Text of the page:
7 Facts About Newborn Sleep You Did Not Know About

7 Facts About Newborn Sleep You Did Not Know About

Newborns sleep often but not for very long, and their patterns can be surprising. Here are some facts that will help you better understand your newborn and encourage sleep!

#1 Night and Day Reversal

Some newborns are very sleepy during the day and more active at night.  If your baby wants to “party” at 3 am, we want to change that! This is something we can start to focus on as soon as baby is born. 

Our internal clock uses light, food and activities as key inputs to figure out where we are in the day.   Expose your baby to bright light in the morning and early afternoon.  In the evening, dim the light so she knows it’s the end of the day.  And at night, keep it dark and in sleep mode: be calm and quiet. Take care of your baby but don’t play.  If we play at 3 am, we will reinforce that it’s time to be up! Over time they will gradually shift to be more active during daytime.

#2 Some Newborns Go to Bed Late

Some newborns go to bed around 10-11 pm.  Over time, their bedtime will gradually shift earlier.  Follow your baby’s lead and move bedtime earlier as they look tired earlier.  By the time they are ~4 months, many babies go to bed between 6-8 pm.

#3 Awake for Short Periods

Newborns can only be awake for short periods before needing to sleep again. Between 0-6 weeks, their windows often are 45-60 min (but some may be awake for 90 min). That means that after you change and feed them, there’s not a lot of awake time before they need to sleep again! !  If they stay awake for too long, they will get overtired, which often makes it harder for them to sleep. Over time, their “windows of wakefulness” will get longer.

#4 Newborns Can Be Surprisingly Loud at Night

Newborns make all sorts of sounds when they are sleeping!  If you hear grunting, fussing, flailing, moaning – they may still be sound asleep!   Make sure you don’t intervene unless they are truly awake!

#5 First Stretch = Longest Stretch

Babies usually have their longest stretch of sleep when they first fall asleep at bedtime.  After that initial longer stretch, they wake up more frequently. As we get closer to morning, it’s harder to get them back to sleep and usually need more help from us.

#6 Look for Those Sleepy Cues

Some newborns fall asleep whenever they are tired, regardless of where they are and what is going on around them.  Some need a little more help, but give us cues that they are getting tired. These sleepy cues can include: yawning, looking away, rubbing their eyes, mild fussiness (but not a full meltdown), red eyes, etc.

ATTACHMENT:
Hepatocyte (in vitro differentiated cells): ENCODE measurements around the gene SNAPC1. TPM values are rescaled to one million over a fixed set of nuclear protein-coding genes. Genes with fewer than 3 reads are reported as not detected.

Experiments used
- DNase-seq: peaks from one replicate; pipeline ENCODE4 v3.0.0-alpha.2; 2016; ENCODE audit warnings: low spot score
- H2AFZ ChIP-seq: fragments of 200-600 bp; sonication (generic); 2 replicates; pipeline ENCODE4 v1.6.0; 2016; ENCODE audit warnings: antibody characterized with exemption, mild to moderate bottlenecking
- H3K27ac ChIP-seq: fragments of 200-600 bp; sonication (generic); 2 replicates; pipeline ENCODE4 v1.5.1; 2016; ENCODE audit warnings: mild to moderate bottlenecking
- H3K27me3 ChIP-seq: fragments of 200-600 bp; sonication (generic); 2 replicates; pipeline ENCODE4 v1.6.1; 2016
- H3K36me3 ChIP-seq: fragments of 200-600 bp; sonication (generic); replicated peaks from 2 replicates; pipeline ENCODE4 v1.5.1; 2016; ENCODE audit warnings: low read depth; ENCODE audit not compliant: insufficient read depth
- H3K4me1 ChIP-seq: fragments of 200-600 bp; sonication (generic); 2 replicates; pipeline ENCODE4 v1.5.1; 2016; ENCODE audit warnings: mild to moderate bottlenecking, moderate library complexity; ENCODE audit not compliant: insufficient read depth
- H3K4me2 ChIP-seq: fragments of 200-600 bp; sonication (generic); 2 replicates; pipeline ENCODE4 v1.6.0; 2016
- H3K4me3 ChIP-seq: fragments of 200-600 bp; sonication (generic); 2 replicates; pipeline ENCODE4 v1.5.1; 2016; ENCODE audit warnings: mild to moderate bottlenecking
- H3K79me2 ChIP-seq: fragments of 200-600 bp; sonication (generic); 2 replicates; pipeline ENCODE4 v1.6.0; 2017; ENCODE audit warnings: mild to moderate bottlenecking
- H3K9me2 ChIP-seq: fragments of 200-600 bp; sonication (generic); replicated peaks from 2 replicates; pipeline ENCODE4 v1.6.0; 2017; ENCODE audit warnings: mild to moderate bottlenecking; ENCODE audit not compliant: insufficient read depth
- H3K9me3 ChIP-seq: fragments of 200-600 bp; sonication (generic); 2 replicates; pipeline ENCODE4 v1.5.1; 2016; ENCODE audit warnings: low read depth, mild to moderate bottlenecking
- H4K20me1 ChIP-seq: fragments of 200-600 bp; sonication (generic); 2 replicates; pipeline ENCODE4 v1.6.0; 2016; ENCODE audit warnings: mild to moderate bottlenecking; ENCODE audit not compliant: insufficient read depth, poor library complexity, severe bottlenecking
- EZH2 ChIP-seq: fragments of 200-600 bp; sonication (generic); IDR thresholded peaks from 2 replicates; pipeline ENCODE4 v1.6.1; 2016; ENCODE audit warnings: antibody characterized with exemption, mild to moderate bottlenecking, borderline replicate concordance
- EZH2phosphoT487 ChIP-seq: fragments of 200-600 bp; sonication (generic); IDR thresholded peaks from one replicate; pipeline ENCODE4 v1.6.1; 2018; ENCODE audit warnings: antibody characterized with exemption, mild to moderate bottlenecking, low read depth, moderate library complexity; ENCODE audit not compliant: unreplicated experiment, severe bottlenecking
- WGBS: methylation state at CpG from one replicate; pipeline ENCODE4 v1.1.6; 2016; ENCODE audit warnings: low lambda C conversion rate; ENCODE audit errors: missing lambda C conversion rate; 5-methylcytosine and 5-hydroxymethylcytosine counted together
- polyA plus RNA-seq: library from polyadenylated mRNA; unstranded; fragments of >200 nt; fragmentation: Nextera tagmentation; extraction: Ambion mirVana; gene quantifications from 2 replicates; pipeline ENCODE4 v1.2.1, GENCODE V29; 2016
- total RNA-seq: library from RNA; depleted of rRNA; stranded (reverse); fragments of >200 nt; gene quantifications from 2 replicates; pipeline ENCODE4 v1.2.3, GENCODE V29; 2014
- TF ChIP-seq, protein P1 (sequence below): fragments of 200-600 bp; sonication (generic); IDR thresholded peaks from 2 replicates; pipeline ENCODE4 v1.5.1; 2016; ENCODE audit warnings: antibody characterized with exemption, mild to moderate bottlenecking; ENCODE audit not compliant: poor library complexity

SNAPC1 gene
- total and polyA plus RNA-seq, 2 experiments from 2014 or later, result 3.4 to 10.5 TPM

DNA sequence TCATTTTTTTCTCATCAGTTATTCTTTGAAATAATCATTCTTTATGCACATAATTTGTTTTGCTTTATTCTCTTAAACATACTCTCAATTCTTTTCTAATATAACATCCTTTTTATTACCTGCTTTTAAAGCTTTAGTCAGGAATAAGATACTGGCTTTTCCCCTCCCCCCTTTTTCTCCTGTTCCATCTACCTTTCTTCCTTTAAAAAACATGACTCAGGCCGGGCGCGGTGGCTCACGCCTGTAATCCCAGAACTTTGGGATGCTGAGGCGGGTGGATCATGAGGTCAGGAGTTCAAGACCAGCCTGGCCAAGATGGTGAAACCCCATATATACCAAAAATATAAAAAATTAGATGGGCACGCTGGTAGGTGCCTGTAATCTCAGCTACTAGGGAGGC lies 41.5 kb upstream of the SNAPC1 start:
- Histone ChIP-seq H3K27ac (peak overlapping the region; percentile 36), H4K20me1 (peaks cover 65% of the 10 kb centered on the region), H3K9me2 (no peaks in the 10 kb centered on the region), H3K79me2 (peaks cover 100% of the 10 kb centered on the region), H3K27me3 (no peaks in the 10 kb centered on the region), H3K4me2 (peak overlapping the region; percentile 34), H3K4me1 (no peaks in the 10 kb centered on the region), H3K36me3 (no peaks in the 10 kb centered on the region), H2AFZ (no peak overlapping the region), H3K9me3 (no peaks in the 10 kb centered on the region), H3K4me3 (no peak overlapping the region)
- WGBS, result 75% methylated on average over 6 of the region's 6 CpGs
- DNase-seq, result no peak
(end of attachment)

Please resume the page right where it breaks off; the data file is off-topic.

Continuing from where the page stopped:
When your baby starts to show their sleepy signs, it’s time to get them ready for sleep.  We want to help them go to sleep before they get overtired and have a meltdown.

However, some babies do not show any sleepy signs and can keep going on and on like the Energizer Bunny!  They may seem ok and act like they can be awake for many hours at a time, but in reality, they are overtired. 

To help your Energizer Bunny baby (we also often call them FOMO – fear of missing out – babies) get the sleep they need, use a timer. When they wake up, set the timer for their usual window (usually 45-60 min , see #3).  When the timer goes on, take your baby to a dark room and try to help them fall asleep. It may take a few days to adjust the right timing but eventually you’ll get in a rhythm.

#7 Naps Can Be Tricky

Newborn naps are inconsistent: some naps will be long, some naps will be short, and the pattern may change from one day to the next.  That’s normal, daytime sleep takes longer than night sleep to organize.  In the meantime, our job is to help them get some sleep throughout the day.

Babies tend to need more help with naps. Babies can have a hard time napping flat on a mattress (even if they sleep pretty well on that mattress during the night).  They usually need some extra help to nap: movement, being held, etc.  It’s good to have a few different ways to help them nap that you can rotate through.

The first nap of the day is usually the easiest. They get increasingly harder as the day goes on, so expect to help them take that last nap of the day (for example, watch Netflix, have some tea and hold your sleeping baby).

If you have questions about your baby’s sleep and would like some support to develop some good sleep habits from the start, head over HERE to learn more about how we can work together.  

You can also join my free private Facebook group for sleep support.

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Dr. Angela Potter

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